abandoned a bucketful on the village green with a sign saying, ‘Please, for the love of God, help yourself.’ What’s weird about all this is that the glut is entirely selfinflicted. I could sow fewer seeds. But I don’t. I could give them less space in the patch. But I don’t. I could plant only the healthiest seedlings rather than all of them. But I don’t. I just don’t. Because, like every other gardener, I am secretly in thrall to the glut. Don’t come to courgettes looking for bold flavours. What assertiveness they possess is used up in the growing. Their taste is all mildness; a delicacy that belies their despotic ways in the patch. Whichever variety you pick will taste pretty much the same as the next. All varieties are good for eating raw, perhaps in the anchovy and lemon salad. Similarly, any will do for grating into fritters or scones. They do vary in their looks, though, and given how diverse and delightful they are, that’s variety enough. Romanesco, for example, looks like a clown, long-limbed and stripy. Rondo di Nizza is green and spherical (and one of my favourites: perfect for stuffing). Summer Ball is golden and spherical. Gold Rush, Shooting Star and Golden Dawn III are yellow too, but cylindrical. Tromba d’Albenga, as the name suggests, has a trumpet-like curve and a bulbous end, quite outrageous, and is a great rambling variety. The plainest of them all is Defender, which is the solid green sort you get in the shops, but it is extremely reliable and prolific so we shall forgive its lack of allure. But really the options are endless. From pale (Lungo Bianco) or warty (Rugosa Friulana), to canary yellow and shaped like a flying saucer (Sunburst Patty Pan), they might be despots, but they are handsome ones and worthy of a place in any garden.

Recipe from From the Veg Patch, by Kathy Slack (Ebury Press)


Crispy courgettes, hazelnut purée & caperberries Serves 6 as a starter

I came across the caperberry/ hazelnut/vegetable ménage à trois during a knockout meal at Brassica, in Beaminster, west Dorset, where chef Cass Titcombe served hazelnut purée with roast leeks and whole caperberries. This recipe is inspired by the memory of that wonderful dish, though uncharacteristically for me, I have made it fussier. All the preparation, up until the point you batter the courgettes, can be done a couple of hours in advance, though the less time the parsley spends languishing in the caperberry juices, the better. The hazelnut purée is a bit of a bother, but worth having a go at because it makes a really smooth, creamy base. If you don’t have a high-powered blender, you can make it in a food processor, adding the liquid in a stream. The batter for the courgettes is like a tempura batter, so will be shatteringly light and crispy, just don’t expect it to brown much. — 320g blanched hazelnuts — 200ml warm water — 6 caperberries from a jar, drained, stalks removed, plus 12-18 extra (with stalks intact) to serve — A small bunch of parsley — 2 tbsp extra virgin olive oil — 400g medium courgettes, trimmed — 50g cornflour — 50g plain flour — About 500ml sunflower oil, for deep-frying — Heat the oven to 220C. Spread the hazelnuts out on a baking tray, then roast for 8-10 mins or until golden. Remove from the oven, set 20g aside for the topping later and leave the rest to cool for a minute or two. The nuts need to be warm for the next stage – blending – as it helps release the oils, but too warm and they might cause a heat suction in your blender, rendering it impenetrable. — Blitz the hazelnuts in a highpowered blender to make a stiff, smooth butter. Stop the motor every now and then to scrape down the sides of the pot and make sure all the nuts are evenly blitzed. When they are, gradually add the warm water, a couple of tablespoons at a time, whizzing after each addition, until it forms a smooth, pale cream. You might not need all the water, so stop once the purée is the consistency of soft butter. Scoop into a bowl, season with salt, cover and 39 Market Life 50 / boroughmarket.org.uk

set aside. — Now for the topping. On a chopping board, gather the reserved hazelnuts, the six caperberries (without stalks) and the parsley. Bunch it all up and chop finely. Pour over the olive oil, then chop it all together for a final time. Check the seasoning – depending on the brininess of your caperberries, it might need salt. Scrape into a bowl and set aside. — Slice the courgettes, at an angle, into rounds 5-10mm thick. Lay them out on kitchen paper and blot dry. — All of the above can be prepared in advance, but the final frying needs to be done as your guests sit down. So, when you are ready to serve, whisk together the cornflour and plain flour with 120ml water and a generous pinch of salt in a large bowl. Tip the blotted courgette slices into the batter and muddle them around to coat – hands are messy but best here. — Pour the sunflower oil into a high-sided saucepan to a depth of about 5cm. Heat it up to 180C, or until a fleck of batter fizzes busily on contact with the oil. Use tongs to lift the courgette slices out of the bowl, one at a time, shaking off the worst of the excess batter and then dropping them into the hot oil to fry for 3-5 mins. You will need to do this in a couple of batches so the slices don’t stick together. Once cooked, rescue the courgette slices with a slotted spoon and drain on kitchen paper in a single layer so they don’t go soggy. — This is a dish to trumpet to the table, so, to serve, spread a generous spoonful of the hazelnut purée on each of your 6 plates. Pile a few crispy courgette slices on top and scatter over the chopped caperberry topping. Arrange 2-3 extra caperberries (with stalks intact) on the side of each plate and dash to the table for maximum tempura crunch.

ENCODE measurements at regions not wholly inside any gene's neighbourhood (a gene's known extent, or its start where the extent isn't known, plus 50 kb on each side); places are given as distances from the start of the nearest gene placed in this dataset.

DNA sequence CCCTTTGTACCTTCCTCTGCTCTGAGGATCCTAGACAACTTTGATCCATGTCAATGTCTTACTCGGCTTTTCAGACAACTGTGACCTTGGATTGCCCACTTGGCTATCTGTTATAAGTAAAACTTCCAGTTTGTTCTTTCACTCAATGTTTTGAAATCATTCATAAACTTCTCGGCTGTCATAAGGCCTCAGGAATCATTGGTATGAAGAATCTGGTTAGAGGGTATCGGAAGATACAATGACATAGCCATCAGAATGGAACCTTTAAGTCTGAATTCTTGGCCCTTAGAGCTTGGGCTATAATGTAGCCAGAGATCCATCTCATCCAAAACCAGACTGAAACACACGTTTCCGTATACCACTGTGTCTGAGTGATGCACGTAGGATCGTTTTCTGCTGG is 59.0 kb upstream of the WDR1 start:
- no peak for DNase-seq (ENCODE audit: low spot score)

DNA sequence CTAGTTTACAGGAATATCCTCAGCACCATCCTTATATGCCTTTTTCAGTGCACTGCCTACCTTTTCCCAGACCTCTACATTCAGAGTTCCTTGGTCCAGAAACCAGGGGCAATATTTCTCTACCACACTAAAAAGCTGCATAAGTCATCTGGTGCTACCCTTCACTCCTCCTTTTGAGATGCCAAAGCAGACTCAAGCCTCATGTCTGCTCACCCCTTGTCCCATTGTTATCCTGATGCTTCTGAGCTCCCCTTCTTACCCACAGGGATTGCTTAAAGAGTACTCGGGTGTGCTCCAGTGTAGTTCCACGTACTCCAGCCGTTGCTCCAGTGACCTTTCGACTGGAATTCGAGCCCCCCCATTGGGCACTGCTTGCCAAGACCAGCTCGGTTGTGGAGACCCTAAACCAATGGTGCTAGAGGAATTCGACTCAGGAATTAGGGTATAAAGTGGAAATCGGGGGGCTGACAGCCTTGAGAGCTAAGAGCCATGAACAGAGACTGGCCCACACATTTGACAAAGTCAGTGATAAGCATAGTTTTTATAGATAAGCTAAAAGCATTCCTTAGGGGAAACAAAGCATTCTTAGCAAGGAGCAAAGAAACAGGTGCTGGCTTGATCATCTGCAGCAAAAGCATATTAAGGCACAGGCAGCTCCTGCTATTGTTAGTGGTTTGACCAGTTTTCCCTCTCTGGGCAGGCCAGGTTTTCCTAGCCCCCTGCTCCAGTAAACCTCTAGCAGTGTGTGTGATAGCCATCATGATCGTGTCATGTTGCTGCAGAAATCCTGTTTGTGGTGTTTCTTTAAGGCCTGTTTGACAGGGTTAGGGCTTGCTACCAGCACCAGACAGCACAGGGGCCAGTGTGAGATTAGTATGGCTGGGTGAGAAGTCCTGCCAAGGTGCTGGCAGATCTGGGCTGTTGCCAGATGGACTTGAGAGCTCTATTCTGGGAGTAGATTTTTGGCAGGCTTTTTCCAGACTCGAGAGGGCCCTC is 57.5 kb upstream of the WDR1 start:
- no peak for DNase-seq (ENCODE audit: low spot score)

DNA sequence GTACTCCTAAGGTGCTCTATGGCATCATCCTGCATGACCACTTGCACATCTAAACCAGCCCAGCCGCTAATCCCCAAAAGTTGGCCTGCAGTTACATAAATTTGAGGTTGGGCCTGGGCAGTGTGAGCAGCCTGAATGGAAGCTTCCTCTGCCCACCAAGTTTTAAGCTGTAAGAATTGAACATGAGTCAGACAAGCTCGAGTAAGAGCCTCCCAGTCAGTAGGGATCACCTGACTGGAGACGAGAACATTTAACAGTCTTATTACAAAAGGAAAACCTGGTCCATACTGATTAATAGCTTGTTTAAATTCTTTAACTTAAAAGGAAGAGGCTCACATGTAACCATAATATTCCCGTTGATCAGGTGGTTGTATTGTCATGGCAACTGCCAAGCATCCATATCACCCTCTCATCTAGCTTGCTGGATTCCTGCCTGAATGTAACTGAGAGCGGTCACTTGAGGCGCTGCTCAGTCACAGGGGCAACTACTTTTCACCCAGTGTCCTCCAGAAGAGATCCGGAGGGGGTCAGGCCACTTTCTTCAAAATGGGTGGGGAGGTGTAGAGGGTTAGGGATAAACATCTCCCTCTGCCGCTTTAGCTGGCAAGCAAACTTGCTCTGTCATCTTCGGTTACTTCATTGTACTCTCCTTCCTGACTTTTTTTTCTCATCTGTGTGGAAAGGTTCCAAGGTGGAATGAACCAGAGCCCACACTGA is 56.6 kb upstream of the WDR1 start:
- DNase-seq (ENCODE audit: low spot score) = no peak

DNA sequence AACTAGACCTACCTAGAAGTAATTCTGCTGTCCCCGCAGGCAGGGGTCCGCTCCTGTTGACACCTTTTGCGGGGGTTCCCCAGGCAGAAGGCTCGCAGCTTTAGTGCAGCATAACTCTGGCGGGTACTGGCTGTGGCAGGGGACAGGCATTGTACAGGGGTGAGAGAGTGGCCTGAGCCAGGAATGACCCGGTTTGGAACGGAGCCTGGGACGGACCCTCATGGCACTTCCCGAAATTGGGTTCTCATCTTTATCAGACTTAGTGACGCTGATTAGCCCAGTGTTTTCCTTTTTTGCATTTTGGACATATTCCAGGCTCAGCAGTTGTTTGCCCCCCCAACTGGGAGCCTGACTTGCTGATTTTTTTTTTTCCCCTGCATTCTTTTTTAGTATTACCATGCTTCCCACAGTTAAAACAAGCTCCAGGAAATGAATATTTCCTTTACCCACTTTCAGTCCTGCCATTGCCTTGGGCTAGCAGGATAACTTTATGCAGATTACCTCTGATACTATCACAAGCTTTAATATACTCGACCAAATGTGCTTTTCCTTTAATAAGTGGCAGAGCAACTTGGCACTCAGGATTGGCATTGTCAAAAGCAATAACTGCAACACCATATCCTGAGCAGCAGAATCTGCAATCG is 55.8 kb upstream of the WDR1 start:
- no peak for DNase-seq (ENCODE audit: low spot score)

Waste not You might find there is too much purée, but any less is too little for the blender to whizz. Leftovers are no hardship, though: the purée keeps for 3-4 days in an airtight container in the fridge and is delicious on toast with a drizzle of runny honey.


SUNDAY TRADING 10am – 2pm In what has been a momentous change for the Borough Market community, visitors are now able to shop for produce at the Market for four hours every Sunday. Sunday trading, which runs from 10am – 2pm, gives customers the opportunity to stock up on a wide array of ingredients from more than 50 of our produce stands and stalls: Beer Bread Butter Cakes Charcuterie Cheese Chocolate Coffee Condiments

Eggs Fruit Game Grains Herbs Honey Meat Milk Nut butters

Nuts Oils Olives Oysters Pasta Pastries Pickles Pies Preserves

Rice Smoked fish Spices Sweets Tea Tinned goods Vegetables Vinegars Wine

Street food is not available boroughmarket.org.uk/events/we-love-sundays

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Market Life issue 50  

The latest issue of Borough Market's Market Life food magazine, featuring Elizabeth Haigh, Ed Smith, Kathy Slack, Angela Clutton and a celeb...

Market Life issue 50  

The latest issue of Borough Market's Market Life food magazine, featuring Elizabeth Haigh, Ed Smith, Kathy Slack, Angela Clutton and a celeb...